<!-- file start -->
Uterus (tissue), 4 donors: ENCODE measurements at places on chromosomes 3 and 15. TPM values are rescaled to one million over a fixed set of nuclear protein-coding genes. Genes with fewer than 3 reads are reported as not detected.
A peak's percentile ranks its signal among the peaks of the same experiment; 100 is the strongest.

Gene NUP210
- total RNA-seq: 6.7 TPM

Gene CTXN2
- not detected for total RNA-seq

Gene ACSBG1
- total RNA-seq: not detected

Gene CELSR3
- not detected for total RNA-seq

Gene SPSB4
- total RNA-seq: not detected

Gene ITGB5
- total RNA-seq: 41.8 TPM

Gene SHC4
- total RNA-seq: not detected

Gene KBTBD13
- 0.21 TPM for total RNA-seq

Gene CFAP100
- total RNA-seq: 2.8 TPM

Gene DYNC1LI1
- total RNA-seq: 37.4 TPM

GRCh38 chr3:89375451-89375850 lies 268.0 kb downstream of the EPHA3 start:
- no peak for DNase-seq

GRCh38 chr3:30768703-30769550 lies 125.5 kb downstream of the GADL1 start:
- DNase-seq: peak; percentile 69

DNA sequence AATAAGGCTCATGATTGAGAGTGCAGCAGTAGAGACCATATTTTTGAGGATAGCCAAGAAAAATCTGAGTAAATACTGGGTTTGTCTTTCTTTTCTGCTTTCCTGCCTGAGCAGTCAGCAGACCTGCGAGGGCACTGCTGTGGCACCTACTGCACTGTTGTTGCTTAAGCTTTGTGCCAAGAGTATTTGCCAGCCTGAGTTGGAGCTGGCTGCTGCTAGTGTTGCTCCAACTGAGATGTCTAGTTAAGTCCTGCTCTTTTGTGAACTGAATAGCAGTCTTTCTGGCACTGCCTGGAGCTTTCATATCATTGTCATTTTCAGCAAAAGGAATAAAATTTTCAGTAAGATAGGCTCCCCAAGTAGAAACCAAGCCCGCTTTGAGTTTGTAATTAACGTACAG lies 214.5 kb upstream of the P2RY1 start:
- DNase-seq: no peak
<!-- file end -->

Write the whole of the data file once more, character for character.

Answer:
Uterus (tissue), 4 donors: ENCODE measurements at places on chromosomes 3 and 15. TPM values are rescaled to one million over a fixed set of nuclear protein-coding genes. Genes with fewer than 3 reads are reported as not detected.
A peak's percentile ranks its signal among the peaks of the same experiment; 100 is the strongest.

Gene NUP210
- total RNA-seq: 6.7 TPM

Gene CTXN2
- not detected for total RNA-seq

Gene ACSBG1
- total RNA-seq: not detected

Gene CELSR3
- not detected for total RNA-seq

Gene SPSB4
- total RNA-seq: not detected

Gene ITGB5
- total RNA-seq: 41.8 TPM

Gene SHC4
- total RNA-seq: not detected

Gene KBTBD13
- 0.21 TPM for total RNA-seq

Gene CFAP100
- total RNA-seq: 2.8 TPM

Gene DYNC1LI1
- total RNA-seq: 37.4 TPM

GRCh38 chr3:89375451-89375850 lies 268.0 kb downstream of the EPHA3 start:
- no peak for DNase-seq

GRCh38 chr3:30768703-30769550 lies 125.5 kb downstream of the GADL1 start:
- DNase-seq: peak; percentile 69

DNA sequence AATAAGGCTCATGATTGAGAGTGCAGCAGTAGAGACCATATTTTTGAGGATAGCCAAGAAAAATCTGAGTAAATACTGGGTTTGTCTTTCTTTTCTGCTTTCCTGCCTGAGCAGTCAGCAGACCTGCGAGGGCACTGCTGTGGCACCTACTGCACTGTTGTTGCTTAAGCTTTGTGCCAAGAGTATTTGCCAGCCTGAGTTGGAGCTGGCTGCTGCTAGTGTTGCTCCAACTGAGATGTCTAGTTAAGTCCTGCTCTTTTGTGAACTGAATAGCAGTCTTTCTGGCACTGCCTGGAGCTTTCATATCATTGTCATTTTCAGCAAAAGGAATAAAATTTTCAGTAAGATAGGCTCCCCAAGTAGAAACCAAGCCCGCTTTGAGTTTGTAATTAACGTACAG lies 214.5 kb upstream of the P2RY1 start:
- DNase-seq: no peak